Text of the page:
College of Arts and Sciences Publications and Scholarship


Background: Research documents that individuals with a history of childhood trauma experience greater emotion regulation difficulties (ED), as well as lower distress tolerance (DT), two constructs that independent lines of research implicate as transdiagnostic factors in post-traumatic stress disorder (PTSD). To help elucidate how such mechanisms may influence the etiology, maintenance, and treatment of PTSD, the current study investigates the distinct mediating roles of ED and DT and explores which accounts for more unique variance.

Methods: Participants (N = 385, aged 18-48) with a childhood trauma history provided self-ratings of cumulative trauma exposure, and endorsed current ED, DT, and PTSD symptoms. Single and dual mediation analyses were conducted to assess the roles of ED and DT in the relation between childhood trauma exposure and current PTSD symptoms.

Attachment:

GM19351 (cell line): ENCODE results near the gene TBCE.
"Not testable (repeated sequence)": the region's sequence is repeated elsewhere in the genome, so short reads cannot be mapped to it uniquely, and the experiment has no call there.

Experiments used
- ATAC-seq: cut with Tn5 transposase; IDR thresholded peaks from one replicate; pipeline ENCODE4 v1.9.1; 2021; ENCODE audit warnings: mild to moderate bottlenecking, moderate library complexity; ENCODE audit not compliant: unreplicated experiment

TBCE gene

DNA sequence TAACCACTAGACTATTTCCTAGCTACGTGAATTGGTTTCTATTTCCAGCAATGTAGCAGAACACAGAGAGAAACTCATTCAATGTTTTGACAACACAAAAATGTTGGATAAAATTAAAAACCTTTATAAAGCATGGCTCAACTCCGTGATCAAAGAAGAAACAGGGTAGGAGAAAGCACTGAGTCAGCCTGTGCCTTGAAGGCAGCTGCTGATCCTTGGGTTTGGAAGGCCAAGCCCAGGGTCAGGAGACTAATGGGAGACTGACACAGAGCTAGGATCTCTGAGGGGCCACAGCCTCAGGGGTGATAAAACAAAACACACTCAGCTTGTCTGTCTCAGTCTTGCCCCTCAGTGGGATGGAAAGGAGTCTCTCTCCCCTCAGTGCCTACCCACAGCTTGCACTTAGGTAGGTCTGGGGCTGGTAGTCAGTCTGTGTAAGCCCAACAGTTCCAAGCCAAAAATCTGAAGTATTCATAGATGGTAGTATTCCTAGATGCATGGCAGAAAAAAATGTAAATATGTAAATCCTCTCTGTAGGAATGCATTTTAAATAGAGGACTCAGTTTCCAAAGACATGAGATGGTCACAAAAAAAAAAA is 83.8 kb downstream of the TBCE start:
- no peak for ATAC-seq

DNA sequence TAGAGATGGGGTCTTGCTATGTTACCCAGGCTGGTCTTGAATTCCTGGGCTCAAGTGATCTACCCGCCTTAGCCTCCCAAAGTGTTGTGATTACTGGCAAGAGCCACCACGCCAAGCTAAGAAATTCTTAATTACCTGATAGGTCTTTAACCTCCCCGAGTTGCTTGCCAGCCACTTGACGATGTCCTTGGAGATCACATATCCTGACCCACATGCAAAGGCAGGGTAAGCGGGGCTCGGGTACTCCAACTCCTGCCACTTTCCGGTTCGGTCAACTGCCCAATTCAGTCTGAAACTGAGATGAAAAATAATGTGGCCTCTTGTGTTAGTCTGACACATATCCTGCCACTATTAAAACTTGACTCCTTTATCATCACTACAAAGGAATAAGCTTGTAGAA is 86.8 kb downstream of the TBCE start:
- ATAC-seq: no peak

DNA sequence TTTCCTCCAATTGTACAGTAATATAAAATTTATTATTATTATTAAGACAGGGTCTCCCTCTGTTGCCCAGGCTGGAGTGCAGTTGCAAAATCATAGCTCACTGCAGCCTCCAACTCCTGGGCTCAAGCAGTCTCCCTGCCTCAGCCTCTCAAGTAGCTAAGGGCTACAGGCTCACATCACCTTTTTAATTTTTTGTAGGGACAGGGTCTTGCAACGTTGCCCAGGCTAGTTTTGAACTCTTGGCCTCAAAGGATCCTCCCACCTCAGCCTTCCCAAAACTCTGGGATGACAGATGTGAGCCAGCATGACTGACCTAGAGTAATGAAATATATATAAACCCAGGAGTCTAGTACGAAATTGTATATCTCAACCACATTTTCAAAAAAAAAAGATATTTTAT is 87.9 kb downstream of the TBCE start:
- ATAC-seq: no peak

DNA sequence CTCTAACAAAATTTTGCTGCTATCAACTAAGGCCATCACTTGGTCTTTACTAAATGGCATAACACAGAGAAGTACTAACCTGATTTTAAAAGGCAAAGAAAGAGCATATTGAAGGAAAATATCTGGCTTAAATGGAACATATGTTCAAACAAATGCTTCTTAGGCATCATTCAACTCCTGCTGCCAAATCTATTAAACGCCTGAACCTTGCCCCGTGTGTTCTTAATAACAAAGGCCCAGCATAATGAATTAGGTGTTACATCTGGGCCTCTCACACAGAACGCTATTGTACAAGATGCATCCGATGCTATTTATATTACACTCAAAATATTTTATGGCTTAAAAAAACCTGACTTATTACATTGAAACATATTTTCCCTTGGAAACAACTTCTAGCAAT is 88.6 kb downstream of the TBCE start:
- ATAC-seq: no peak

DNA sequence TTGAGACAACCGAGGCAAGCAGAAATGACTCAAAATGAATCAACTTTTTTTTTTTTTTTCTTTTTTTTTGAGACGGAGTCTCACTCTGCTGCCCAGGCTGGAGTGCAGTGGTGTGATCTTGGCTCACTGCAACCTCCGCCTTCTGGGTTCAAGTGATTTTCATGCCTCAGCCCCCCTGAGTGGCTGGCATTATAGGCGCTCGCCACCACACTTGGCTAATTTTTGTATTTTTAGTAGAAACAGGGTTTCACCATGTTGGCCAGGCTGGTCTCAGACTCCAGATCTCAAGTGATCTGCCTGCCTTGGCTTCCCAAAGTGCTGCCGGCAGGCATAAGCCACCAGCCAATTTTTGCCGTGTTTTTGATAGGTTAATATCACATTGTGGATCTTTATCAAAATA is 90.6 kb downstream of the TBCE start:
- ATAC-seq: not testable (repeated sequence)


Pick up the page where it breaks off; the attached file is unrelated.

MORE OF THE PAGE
Results: ED and DT were inversely related. Higher childhood trauma exposure predicted higher PTSD symptoms in adulthood. ED and DT each mediated/explained the association between childhood trauma exposure and current PTSD symptoms; ED accounted for a larger effect size.

Limitations: Cross-sectional design precludes determining causality. Retrospective self-report in measurement is subject to bias and findings may not generalize to behavioral measures.

Conclusions: The current study results provide preliminary evidence of ED and DT as distinct mechanisms. Of clinical relevance, current findings support post-trauma processing theories that contend individuals’ recovery requires accepting and learning to modulate trauma-related emotional states. Implications for potential pathways from childhood trauma to PTSD, as well as methods of treatment and prevention are discussed.

Publication Date



College of Arts and Sciences


Department of Psychology


emotion regulation, distress tolerance, post-traumatic stress disorder, PTSD, childhood trauma, transdiagnostic


Child Psychology | Clinical Psychology